PSVR2 Unboxing Gallery PlayStation VR Sony Headset Sense Controllers 1
Image: Push Square

Sony has lifted the global embargo for PSVR2 unboxings, which means you’re minutes away from seeing some sumptuous LED backlit videos of people cracking open the next-gen headset. While we hope to bring you a similarly glossy video on the Push Square YouTube channel in the near future, we’re happy to confirm one thing: opening the headset is a remarkably uneventful experience.

In this era of immaculate Apple packaging that may seem like a negative, but listen to someone who’s just stashed away the original PSVR headset: it’s actually delightfully refreshing. Sony’s initial entry into the fledgling virtual reality space was a headache-inducing spaghetti of cables, processor boxes, and all sorts of other paraphernalia – the box alone, with its multitude of compartments and sectors, felt like it had been designed by Rube Goldberg.

Here everything is unassuming. As part of PlayStation’s ongoing environmental commitment, all of the packaging can be recycled, and there’s really not a lot to it. A wraparound cover adds some colour and copy to a plain white corrugated cardboard box. Beneath the flap you’ll find a second square box with a USB charging cable, a pair of stereo headphones, and a manual inside.

Then beneath that is the main act itself: the PSVR2 headset and two PSVR2 Sense Controllers. And that’s honestly it – perhaps a little anticlimactic for a $500 piece of hardware, but at least you know you won’t be spending the next 12 hours connecting numbered cables to your console as you wrestle with all the moving parts.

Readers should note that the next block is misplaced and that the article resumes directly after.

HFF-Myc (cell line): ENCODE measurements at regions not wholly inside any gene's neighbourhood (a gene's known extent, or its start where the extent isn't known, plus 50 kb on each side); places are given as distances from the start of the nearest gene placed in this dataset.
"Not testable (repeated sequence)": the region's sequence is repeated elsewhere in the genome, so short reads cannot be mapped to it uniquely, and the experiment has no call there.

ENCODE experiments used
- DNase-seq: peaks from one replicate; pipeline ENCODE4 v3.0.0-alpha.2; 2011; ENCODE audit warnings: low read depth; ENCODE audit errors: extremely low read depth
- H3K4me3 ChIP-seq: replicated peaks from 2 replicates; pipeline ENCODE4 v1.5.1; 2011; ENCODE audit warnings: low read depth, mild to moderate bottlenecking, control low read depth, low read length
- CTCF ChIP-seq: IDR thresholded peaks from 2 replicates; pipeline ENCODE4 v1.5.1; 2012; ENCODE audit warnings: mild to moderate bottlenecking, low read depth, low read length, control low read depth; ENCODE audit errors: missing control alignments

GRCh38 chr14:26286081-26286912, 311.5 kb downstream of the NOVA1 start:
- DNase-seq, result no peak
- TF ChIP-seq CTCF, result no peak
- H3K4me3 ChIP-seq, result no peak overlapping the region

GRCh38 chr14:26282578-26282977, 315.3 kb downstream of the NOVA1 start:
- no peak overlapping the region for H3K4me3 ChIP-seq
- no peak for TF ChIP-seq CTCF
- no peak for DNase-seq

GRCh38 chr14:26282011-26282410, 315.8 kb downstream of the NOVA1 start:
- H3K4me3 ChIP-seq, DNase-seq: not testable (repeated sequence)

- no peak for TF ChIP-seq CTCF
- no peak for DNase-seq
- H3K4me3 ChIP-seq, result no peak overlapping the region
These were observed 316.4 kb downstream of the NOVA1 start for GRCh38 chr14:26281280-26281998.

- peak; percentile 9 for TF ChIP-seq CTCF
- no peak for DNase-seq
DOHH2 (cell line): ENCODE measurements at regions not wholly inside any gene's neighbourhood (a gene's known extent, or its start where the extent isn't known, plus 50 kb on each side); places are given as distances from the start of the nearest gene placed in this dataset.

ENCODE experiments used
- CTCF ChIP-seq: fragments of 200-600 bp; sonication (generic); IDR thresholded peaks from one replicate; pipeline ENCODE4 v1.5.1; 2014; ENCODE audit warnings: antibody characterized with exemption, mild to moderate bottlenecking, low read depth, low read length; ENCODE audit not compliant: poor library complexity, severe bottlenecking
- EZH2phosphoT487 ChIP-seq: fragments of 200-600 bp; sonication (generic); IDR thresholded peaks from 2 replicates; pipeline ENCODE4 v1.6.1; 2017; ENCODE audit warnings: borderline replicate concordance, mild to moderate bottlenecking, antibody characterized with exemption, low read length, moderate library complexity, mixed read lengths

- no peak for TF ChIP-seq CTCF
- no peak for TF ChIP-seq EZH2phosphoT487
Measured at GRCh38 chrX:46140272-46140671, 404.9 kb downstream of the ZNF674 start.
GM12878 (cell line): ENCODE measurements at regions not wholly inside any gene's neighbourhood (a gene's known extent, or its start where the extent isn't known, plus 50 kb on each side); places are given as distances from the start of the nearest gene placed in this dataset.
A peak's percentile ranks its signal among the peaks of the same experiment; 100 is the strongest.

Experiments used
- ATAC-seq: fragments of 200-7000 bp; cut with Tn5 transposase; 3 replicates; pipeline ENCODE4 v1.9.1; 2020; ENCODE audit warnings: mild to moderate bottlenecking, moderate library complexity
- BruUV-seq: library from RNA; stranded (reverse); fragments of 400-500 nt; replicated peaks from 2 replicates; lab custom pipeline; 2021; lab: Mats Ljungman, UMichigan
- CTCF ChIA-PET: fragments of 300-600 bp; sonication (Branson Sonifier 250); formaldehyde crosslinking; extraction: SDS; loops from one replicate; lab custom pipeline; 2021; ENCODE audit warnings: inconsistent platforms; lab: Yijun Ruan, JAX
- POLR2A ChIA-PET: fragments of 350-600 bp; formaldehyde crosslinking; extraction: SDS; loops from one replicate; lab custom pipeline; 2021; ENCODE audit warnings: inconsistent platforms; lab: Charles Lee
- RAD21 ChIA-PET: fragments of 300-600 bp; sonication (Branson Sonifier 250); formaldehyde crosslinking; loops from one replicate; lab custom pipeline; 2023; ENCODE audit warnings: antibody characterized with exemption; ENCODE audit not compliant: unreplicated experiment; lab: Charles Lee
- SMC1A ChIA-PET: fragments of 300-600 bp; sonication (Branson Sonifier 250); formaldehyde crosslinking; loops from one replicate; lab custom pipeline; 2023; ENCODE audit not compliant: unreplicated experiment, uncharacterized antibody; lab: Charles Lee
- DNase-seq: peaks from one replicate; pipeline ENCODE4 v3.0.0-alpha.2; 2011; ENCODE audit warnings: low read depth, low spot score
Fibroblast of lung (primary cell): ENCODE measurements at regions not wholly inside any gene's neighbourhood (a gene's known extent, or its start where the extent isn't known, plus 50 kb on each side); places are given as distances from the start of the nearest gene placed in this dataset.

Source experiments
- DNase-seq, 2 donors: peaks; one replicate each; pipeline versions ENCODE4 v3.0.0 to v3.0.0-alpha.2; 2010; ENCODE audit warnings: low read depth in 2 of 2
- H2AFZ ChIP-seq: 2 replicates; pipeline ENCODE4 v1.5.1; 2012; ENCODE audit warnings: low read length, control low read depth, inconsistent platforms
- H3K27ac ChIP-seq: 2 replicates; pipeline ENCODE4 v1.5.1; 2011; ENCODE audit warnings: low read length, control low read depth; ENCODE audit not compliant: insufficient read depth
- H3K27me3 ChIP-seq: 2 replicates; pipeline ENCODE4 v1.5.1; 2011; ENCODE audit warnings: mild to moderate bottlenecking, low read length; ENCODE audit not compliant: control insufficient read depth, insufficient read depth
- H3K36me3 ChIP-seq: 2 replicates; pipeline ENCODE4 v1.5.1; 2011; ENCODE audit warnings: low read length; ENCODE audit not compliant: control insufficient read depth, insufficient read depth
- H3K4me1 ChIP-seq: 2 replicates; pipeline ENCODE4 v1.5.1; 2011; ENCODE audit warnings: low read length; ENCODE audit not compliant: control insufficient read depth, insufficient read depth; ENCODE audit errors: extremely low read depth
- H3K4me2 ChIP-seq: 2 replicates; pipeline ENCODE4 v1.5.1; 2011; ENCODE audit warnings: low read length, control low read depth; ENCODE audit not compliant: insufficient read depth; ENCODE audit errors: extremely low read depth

Setup is blissfully straightforward, but we can’t delve into the specifics until a later date. We can say that both the PSVR2 headset and its PSVR2 Sense Controllers beautifully match the aesthetic ethos of the PS5 console and its DualSense controller, and you really get a feel that virtual reality was part of the platform’s design from the outset.

The headset is light and feels well-balanced, with the weight distributed evenly across an impressively cushioned rear band. Meanwhile, the PSVR2 Sense Controllers fit nicely in the hand, and have surprisingly tactile buttons with a satisfying clack to them. The analogue sticks are similar to those on the DualSense, but smaller in size.

Perhaps of most intrigue, the L1 and R1 buttons are stationed around the handle of the pad, enabling you to physically grip objects in-game. The hardware itself feels sturdy and durable, and consistent with PlayStation’s overall commitment to quality, although the proof will be in the testing – and we’ll tell you all about that in the coming days.

Are you looking forward to unboxing your very own PSVR2 headset come 22nd February? Recycle all that cardboard in the comments section, and let us know if you have any questions below. (But please keep in mind, we probably can’t answer a lot of them right now!)